Patient-Specific Dosimetry and Radiobiological Modeling of Targeted Radionuclide Therapy Grant - final report

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The broad, long-term objectives of this application are to 1. develop easily implementable tools for radionuclide dosimetry that can be used to predict normal organ toxicity and tumor response in targeted radionuclide therapy; and 2. to apply these tools to the analysis of clinical trial data in order to demonstrate dose-response relationships for radionuclide therapy treatment planning. The work is founded on the hypothesis that robust dose-response relationships have not been observed in targeted radionuclide therapy studies because currently available internal dosimetry methodologies are inadequate, failing to adequately account for individual variations in patient anatomy, radionuclide activity distribution/kinetics, absorbed dose-distribution, ... continued below

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George Sgouros, Ph.D. March 20, 2007.

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Description

The broad, long-term objectives of this application are to 1. develop easily implementable tools for radionuclide dosimetry that can be used to predict normal organ toxicity and tumor response in targeted radionuclide therapy; and 2. to apply these tools to the analysis of clinical trial data in order to demonstrate dose-response relationships for radionuclide therapy treatment planning. The work is founded on the hypothesis that robust dose-response relationships have not been observed in targeted radionuclide therapy studies because currently available internal dosimetry methodologies are inadequate, failing to adequately account for individual variations in patient anatomy, radionuclide activity distribution/kinetics, absorbed dose-distribution, and absorbed dose-rate. To reduce development time the previously available software package, 3D-ID, one of the first dosimetry software packages to incorporate 3-D radionuclide distribution with individual patient anatomy; and the first to be applied for the comprehensive analysis of patient data, will be used as a platform to build the functionality listed above. The following specific aims are proposed to satisfy the long-term objectives stated above: 1. develop a comprehensive and validated methodology for converting one or more SPECT images of the radionuclide distribution to a 3-D representation of the cumulated activity distribution; 2. account for differences in tissue density and atomic number by incorporating an easily implementable Monte Carlo methodology for the 3-D dosimetry calculations; 3. incorporate the biologically equivalent dose (BED) and equivalent uniform dose (EUD) models to convert the spatial distribution of absorbed dose and dose-rate into equivalent single values that account for differences in dose uniformity and rate and that may be correlated with tumor response and normal organ toxicity; 4. test the hypothesis stated above by applying the resulting package to patient trials of targeted radionuclide therapy to obtain normal organ and tumor dose vs. response correlations. Completion of the aims outlined above will make it possible to perform patient-specific dosimetry that incorporates considerations likely to provide robust dose-response relationships. Such an advance will improve targeted radionuclide therapy by making it possible to adopt treatment planning methodologies.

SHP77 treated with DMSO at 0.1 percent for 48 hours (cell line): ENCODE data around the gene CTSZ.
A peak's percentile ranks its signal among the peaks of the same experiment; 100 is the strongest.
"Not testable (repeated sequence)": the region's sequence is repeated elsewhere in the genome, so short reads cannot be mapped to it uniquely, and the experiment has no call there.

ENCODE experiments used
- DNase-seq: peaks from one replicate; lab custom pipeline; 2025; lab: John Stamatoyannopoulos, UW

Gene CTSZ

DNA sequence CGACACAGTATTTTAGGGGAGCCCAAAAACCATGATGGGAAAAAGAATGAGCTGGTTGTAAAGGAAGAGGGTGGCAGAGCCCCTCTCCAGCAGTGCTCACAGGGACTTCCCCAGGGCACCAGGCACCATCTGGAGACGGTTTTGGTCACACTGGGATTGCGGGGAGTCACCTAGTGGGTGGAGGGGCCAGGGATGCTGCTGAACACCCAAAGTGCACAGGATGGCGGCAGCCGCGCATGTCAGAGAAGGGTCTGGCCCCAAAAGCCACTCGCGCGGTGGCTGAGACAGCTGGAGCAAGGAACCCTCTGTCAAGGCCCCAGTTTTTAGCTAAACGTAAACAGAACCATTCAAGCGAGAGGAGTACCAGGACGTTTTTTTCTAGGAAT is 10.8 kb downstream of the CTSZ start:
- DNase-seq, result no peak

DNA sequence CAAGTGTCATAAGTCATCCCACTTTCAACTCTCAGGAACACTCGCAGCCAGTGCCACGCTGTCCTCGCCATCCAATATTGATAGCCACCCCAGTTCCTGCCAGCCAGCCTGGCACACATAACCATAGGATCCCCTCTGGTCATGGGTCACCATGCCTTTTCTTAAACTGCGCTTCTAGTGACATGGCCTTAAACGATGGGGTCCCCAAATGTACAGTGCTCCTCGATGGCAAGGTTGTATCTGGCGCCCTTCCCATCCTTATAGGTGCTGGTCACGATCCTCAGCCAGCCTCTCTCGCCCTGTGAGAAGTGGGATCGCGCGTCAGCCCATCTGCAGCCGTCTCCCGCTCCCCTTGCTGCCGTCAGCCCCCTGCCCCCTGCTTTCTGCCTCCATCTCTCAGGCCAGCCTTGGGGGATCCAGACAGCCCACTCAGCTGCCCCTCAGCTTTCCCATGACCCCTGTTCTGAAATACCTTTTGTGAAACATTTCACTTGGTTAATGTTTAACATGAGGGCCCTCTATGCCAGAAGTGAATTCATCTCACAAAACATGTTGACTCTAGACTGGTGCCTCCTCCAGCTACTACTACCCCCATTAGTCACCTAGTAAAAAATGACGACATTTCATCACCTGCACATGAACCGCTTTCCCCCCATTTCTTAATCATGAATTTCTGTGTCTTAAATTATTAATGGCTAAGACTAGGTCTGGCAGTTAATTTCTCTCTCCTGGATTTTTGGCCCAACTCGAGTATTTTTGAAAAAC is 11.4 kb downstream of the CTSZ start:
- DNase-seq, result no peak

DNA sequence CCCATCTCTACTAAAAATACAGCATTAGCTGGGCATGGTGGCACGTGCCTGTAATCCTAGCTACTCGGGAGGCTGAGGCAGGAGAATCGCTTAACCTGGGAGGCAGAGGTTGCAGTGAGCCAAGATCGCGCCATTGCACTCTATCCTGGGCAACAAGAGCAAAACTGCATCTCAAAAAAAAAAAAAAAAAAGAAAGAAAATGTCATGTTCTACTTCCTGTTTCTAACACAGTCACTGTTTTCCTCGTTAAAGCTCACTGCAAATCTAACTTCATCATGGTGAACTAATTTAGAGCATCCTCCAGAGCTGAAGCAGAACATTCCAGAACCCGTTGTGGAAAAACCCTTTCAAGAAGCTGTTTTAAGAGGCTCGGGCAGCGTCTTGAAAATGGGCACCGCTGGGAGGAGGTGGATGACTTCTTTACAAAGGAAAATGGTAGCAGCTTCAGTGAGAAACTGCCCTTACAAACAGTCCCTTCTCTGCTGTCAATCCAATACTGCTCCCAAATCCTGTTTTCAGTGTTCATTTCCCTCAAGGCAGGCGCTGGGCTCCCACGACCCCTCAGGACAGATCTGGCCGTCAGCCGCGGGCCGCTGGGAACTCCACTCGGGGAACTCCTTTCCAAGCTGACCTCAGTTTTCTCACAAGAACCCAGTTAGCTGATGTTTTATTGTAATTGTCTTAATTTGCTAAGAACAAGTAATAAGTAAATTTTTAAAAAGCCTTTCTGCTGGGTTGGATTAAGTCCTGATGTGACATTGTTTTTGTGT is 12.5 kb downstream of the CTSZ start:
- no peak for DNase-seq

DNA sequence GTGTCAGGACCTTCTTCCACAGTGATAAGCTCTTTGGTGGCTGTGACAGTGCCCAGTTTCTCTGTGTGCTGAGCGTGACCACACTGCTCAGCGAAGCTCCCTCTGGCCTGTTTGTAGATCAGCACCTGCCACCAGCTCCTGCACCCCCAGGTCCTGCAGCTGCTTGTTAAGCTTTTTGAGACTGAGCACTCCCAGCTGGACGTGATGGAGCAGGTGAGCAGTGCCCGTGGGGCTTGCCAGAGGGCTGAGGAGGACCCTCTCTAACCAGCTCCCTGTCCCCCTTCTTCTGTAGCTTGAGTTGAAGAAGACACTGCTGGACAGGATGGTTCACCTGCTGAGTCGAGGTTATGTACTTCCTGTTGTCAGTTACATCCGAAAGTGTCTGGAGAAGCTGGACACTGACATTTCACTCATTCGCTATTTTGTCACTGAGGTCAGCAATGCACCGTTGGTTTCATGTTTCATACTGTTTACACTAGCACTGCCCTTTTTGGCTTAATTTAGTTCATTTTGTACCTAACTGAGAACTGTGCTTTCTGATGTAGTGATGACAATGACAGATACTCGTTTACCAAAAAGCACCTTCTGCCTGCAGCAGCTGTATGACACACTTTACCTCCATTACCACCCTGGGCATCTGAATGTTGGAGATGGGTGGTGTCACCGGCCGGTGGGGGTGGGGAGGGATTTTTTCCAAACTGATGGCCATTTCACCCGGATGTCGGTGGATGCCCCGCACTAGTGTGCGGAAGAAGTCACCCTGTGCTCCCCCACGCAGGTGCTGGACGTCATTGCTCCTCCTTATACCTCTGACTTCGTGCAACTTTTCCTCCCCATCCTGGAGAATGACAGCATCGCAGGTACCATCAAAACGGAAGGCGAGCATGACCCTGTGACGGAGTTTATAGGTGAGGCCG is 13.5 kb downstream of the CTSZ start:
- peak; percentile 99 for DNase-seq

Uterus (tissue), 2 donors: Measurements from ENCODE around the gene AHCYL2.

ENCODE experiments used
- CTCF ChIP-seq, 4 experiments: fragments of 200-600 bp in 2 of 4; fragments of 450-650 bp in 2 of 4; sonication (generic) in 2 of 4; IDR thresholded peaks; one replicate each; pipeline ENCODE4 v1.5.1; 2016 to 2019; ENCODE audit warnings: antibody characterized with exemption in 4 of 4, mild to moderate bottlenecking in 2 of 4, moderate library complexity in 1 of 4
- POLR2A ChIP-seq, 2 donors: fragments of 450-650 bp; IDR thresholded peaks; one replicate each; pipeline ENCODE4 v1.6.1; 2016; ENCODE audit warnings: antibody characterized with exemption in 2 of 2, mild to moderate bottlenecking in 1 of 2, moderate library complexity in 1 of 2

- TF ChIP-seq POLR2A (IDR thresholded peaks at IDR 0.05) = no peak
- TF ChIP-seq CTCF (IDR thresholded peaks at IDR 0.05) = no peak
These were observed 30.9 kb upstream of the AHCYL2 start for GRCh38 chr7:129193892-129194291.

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  • Report No.: DOE/ER/23967-final
  • Grant Number: FG02-05ER63967
  • DOI: 10.2172/901074 | External Link
  • Office of Scientific & Technical Information Report Number: 901074
  • Archival Resource Key: ark:/67531/metadc888429

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  • March 20, 2007

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  • Sept. 22, 2016, 2:13 a.m.

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George Sgouros, Ph.D. Patient-Specific Dosimetry and Radiobiological Modeling of Targeted Radionuclide Therapy Grant - final report, report, March 20, 2007; United States. (digital.library.unt.edu/ark:/67531/metadc888429/: accessed August 24, 2017), University of North Texas Libraries, Digital Library, digital.library.unt.edu; crediting UNT Libraries Government Documents Department.